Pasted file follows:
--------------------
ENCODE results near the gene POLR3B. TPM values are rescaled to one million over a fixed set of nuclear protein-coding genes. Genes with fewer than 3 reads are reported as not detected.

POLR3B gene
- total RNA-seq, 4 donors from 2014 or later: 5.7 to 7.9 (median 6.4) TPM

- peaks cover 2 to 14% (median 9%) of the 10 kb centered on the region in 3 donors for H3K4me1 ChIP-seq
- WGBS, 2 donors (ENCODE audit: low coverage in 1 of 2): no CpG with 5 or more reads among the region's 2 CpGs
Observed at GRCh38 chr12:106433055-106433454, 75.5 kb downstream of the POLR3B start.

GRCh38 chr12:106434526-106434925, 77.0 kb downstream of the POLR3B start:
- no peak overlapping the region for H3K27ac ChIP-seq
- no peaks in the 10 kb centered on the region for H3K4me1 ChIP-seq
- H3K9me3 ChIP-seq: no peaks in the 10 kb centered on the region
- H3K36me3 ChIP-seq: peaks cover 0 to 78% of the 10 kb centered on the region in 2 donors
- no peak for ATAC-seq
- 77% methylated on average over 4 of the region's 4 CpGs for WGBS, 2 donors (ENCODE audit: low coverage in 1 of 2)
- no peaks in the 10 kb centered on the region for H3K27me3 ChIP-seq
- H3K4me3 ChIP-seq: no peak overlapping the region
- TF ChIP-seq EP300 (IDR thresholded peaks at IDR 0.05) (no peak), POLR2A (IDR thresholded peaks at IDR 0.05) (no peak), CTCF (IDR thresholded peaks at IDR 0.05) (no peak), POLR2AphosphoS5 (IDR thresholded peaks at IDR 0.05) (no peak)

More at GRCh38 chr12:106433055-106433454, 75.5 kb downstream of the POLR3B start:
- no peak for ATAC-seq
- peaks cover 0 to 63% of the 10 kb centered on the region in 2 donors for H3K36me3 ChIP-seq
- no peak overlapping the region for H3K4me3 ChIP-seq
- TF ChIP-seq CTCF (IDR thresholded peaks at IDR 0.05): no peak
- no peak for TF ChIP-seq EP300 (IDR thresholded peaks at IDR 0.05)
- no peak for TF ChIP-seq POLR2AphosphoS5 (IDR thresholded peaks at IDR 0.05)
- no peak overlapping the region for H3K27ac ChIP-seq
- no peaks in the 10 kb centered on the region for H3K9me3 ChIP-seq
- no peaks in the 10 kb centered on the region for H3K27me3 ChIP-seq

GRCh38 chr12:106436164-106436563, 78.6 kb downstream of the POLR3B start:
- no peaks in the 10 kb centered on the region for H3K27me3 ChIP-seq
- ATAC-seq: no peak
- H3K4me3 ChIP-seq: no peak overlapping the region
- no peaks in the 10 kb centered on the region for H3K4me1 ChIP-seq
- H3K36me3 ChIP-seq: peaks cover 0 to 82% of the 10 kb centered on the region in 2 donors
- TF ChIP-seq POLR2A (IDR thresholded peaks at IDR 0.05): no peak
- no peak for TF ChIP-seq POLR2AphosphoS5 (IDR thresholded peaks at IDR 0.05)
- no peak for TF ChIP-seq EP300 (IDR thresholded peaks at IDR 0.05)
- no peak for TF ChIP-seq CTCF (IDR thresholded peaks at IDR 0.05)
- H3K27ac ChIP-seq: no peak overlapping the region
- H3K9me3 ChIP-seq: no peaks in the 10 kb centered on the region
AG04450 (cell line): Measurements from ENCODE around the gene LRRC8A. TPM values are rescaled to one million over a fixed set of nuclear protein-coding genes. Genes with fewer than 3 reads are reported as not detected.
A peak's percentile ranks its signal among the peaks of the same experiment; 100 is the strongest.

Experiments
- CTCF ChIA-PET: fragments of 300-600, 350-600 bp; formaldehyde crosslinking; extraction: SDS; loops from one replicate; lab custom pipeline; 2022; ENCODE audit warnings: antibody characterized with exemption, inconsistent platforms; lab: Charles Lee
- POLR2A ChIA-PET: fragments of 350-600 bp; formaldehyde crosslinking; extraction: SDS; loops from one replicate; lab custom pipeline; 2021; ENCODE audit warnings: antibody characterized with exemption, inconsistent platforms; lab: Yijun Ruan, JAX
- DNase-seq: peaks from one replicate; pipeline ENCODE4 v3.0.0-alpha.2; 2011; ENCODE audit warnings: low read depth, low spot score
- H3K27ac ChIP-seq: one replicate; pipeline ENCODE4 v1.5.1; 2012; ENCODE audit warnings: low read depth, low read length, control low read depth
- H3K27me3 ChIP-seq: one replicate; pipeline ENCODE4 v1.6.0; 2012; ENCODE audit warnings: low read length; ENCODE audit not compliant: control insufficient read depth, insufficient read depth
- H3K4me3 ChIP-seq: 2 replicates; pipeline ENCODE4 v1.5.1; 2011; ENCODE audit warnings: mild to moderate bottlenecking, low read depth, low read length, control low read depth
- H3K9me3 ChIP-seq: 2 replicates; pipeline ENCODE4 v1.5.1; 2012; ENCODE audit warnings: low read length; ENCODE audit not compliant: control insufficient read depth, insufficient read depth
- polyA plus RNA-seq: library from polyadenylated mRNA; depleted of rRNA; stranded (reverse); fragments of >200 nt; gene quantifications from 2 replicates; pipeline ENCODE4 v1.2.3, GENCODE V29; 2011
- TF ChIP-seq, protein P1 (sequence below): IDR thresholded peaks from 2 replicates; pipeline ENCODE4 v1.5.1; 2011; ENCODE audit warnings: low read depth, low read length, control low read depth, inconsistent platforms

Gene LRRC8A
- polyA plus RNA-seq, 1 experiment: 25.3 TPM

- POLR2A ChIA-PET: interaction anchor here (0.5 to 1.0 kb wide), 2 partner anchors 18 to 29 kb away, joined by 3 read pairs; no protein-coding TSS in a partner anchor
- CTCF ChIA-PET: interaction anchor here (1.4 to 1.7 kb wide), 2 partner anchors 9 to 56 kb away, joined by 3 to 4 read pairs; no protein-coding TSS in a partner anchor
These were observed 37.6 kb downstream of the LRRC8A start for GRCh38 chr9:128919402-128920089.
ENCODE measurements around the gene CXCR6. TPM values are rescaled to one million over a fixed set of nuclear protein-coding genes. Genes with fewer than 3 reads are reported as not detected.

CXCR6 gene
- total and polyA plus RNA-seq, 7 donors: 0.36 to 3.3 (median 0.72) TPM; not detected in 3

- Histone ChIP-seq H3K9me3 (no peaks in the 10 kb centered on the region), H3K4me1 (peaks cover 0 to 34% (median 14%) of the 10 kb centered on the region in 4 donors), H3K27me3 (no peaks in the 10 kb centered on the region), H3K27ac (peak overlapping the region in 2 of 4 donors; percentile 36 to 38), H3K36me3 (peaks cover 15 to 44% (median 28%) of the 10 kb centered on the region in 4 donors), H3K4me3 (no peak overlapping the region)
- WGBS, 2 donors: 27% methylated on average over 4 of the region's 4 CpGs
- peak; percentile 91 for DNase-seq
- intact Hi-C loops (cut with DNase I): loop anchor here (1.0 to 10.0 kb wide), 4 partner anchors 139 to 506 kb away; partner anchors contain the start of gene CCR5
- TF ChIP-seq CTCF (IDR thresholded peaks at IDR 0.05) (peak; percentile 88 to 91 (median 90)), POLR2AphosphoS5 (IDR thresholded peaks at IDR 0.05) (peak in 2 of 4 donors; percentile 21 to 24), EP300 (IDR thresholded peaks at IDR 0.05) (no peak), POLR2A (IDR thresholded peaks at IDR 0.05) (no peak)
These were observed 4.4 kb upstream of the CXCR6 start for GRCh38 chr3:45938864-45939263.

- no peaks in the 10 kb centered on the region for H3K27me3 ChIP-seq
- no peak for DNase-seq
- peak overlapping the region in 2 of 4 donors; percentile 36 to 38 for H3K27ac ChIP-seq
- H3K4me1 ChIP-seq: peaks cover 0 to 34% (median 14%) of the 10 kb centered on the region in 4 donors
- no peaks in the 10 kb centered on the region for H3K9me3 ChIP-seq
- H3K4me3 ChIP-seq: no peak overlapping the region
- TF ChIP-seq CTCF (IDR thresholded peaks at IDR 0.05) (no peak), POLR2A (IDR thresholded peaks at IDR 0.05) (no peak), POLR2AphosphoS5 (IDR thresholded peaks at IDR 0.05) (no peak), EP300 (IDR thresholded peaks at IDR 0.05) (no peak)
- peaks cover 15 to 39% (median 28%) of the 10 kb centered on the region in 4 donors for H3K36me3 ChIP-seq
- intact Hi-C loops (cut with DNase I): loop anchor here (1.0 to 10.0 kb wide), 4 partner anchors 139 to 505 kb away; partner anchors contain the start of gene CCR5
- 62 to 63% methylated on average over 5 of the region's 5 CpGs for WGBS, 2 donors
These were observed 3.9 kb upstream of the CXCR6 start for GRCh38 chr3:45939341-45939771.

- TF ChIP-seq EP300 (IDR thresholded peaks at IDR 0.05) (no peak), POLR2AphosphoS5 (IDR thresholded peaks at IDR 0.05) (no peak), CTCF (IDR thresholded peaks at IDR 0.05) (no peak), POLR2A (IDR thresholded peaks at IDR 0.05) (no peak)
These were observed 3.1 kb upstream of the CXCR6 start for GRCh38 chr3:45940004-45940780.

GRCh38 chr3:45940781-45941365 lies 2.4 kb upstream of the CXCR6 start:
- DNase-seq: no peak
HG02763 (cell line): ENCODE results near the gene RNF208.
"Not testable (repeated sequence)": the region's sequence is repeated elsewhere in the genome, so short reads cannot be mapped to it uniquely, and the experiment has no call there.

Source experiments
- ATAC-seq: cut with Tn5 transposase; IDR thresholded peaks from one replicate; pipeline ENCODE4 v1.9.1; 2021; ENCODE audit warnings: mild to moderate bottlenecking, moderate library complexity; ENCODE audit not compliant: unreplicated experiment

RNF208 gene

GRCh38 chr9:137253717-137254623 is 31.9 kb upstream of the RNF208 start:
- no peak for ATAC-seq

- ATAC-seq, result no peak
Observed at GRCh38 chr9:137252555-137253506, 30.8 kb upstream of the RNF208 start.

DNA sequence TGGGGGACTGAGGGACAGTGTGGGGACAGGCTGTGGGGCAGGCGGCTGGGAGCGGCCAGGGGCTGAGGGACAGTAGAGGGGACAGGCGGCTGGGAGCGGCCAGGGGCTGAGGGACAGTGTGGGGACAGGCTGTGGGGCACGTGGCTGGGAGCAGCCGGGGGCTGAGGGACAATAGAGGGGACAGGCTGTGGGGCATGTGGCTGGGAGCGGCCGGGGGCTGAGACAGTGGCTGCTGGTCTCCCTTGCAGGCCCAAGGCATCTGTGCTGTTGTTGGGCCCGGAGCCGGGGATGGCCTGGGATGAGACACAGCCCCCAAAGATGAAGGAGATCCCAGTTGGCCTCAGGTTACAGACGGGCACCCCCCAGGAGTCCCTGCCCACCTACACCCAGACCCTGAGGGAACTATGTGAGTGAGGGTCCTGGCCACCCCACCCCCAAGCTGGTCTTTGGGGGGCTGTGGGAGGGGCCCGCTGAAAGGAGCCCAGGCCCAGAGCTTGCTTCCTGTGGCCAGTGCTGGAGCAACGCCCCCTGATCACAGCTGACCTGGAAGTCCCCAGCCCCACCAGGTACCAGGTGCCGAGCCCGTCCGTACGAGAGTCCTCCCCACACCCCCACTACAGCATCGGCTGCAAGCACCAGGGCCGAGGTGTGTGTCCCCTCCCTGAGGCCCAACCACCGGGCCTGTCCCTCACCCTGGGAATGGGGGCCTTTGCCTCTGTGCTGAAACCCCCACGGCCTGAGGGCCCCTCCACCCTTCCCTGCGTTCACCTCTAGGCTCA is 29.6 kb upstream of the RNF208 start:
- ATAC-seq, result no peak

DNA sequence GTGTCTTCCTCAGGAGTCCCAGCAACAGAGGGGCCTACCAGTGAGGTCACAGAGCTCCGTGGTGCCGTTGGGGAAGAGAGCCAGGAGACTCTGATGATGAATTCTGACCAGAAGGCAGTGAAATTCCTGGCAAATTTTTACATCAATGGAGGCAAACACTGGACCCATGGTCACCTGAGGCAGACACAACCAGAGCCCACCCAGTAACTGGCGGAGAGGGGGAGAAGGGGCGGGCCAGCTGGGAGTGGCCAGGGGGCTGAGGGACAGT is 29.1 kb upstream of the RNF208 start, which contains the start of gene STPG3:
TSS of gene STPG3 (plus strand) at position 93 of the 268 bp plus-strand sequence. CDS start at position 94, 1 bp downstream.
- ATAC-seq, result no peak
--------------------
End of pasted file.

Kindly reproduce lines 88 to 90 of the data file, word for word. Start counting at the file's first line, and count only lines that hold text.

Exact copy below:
Observed at GRCh38 chr9:137252555-137253506, 30.8 kb upstream of the RNF208 start.

DNA sequence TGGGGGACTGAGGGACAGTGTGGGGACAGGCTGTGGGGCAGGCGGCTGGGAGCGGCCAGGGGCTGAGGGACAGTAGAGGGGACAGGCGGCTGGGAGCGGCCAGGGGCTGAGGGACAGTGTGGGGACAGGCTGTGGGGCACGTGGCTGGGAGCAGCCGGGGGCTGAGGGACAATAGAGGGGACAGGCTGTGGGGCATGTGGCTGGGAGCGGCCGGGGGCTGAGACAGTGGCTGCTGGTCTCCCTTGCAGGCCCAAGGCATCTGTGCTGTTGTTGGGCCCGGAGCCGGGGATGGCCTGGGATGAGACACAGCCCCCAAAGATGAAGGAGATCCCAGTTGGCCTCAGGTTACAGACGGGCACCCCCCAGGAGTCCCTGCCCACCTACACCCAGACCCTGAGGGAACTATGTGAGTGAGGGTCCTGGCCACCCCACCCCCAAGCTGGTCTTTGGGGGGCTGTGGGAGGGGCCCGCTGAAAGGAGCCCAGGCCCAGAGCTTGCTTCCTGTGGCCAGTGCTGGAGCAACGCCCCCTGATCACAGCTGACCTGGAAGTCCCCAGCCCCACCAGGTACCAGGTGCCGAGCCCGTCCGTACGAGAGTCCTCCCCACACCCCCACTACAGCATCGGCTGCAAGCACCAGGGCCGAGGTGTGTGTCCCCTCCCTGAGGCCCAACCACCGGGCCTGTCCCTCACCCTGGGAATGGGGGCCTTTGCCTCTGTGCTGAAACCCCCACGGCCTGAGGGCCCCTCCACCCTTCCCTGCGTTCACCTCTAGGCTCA is 29.6 kb upstream of the RNF208 start:
- ATAC-seq, result no peak